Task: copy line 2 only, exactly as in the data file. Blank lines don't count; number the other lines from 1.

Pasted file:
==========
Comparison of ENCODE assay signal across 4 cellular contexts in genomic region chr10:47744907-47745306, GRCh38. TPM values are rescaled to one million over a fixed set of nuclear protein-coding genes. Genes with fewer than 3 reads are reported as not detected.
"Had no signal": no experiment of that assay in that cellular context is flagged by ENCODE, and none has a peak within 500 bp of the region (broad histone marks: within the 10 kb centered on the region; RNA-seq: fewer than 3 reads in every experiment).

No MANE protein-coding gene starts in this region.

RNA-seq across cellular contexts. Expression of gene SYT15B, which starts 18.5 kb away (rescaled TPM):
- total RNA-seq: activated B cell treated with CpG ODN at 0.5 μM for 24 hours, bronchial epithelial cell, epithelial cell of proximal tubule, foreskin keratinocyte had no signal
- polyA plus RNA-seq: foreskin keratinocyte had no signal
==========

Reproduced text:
"Had no signal": no experiment of that assay in that cellular context is flagged by ENCODE, and none has a peak within 500 bp of the region (broad histone marks: within the 10 kb centered on the region; RNA-seq: fewer than 3 reads in every experiment).